2020 is here! Before you declare that this is the year that you finally lose 10 lbs and get a muscle up, maybe it’s time to reflect on why you still don’t have a muscle up or are still carrying those extra pounds after years of trying.

Say you want to lose 10 lbs, yet you still eat out every day and drink all weekend. Your actions are not in alignment with your goals.

Want a muscle up but spend little time developing the skills and still don’t have strict ring dips?  Your actions are again not aligned with your goals.

Many people want to be Olympians, but very few are willing to train like Olympians.

We re-watched two very inspiring movies over the Christmas break, “The Dawn Wall” and “Free Solo”.  If you haven’t seen either of these I would recommend them both whether you rock climb or not. One thing that stuck out to me watching them again is the amount work they both put in to achieve their goals.  We are talking hours and hours spanned across multiple years with a singular focus. Lots and lots of repeated failure. Very few people have that kind of dedication and perseverance.

In January everyone is gung-ho and motivation is high. Unfortunately, the reality of the work we need to put in sets in and many end up giving up too soon. Mastery requires practice. The more you practice something, the more boring and routine it becomes. Once the beginner gains have been made and we learn what to expect, our interest starts to fade. The greatest threat to success is not failure, but boredom. We get bored with our habits because they stop delighting us. Once you have done your muscle up drills for a few weeks and still don’t have an actual muscle up you get discouraged and seek novelty.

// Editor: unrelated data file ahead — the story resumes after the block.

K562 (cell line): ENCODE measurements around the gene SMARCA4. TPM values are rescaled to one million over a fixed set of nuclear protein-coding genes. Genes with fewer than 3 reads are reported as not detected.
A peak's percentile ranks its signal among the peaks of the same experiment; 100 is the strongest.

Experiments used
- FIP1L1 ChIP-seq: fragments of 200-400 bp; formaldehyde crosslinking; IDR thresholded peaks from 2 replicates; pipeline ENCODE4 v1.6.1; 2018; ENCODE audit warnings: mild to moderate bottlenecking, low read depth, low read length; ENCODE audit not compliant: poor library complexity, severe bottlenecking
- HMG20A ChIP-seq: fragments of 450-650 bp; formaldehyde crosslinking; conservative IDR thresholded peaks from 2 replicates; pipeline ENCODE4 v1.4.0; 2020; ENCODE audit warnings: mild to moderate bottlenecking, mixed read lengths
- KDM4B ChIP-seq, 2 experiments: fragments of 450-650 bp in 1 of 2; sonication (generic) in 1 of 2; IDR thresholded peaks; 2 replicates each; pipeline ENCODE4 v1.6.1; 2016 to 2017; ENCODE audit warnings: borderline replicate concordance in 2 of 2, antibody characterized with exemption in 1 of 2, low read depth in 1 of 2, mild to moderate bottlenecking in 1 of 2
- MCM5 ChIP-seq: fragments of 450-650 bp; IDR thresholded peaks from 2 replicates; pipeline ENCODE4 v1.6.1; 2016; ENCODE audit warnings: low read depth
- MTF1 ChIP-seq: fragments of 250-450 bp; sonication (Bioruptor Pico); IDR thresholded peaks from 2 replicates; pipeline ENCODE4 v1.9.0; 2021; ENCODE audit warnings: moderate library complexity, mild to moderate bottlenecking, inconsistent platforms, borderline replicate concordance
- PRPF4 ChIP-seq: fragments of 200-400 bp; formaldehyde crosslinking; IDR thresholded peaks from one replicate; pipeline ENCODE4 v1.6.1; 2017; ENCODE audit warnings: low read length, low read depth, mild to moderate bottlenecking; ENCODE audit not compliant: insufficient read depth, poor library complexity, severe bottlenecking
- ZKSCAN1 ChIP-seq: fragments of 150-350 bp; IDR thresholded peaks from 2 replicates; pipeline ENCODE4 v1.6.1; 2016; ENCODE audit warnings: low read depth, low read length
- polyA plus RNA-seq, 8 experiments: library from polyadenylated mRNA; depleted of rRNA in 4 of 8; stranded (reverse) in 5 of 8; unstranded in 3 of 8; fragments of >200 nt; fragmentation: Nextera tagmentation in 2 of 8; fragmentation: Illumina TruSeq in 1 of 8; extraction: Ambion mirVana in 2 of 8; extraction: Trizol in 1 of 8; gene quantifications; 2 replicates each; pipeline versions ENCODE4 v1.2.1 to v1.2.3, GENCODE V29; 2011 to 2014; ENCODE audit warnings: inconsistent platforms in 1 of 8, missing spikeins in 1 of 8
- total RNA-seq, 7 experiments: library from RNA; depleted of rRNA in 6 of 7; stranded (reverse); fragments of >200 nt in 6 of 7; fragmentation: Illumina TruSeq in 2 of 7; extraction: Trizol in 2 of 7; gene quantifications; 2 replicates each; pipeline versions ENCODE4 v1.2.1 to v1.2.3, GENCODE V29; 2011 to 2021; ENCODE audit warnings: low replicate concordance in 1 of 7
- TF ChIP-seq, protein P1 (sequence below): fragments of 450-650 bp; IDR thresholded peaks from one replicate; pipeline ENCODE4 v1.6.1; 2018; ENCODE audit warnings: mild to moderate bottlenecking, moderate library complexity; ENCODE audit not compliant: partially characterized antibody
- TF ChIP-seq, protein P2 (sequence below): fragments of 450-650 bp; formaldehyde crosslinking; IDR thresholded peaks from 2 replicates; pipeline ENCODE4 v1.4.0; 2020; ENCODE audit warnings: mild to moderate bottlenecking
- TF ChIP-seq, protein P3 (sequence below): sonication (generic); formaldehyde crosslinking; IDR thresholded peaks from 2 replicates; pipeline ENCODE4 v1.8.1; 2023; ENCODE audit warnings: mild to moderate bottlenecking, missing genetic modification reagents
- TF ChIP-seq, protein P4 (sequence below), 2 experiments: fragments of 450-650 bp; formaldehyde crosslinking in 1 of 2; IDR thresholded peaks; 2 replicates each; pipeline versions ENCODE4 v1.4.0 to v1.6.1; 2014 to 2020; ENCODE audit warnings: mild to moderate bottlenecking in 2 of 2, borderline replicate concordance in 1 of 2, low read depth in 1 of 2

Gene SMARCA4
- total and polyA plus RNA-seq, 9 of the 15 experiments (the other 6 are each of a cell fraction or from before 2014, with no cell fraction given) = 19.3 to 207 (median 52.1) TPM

As soon as we experience the slightest dip in motivation, we begin seeking a new strategy, even if the old is still working. A new fad diet, a new training program…

We all have things we wish to achieve, but it won’t come true if we only do the work when it’s exciting, when we feel like it or when it’s convenient. Professionals stick to their schedules, amateurs let life get in the way. When something is truly important to you, you need to be willing to stick it out in any mood. (Adapted from “Atomic Habits”* by James Clear.)

Instead of making outcome based goals, it’s time to start making processed based goals. Figure out what you want to do and create a process to get there. Don’t know where to start? A good coach can help here. Remember to start small, build consistency first and then build on your success.

“What the new year brings to you will depend a great deal on what you bring to the new year.”– Vern McLallan

Happy New Years!


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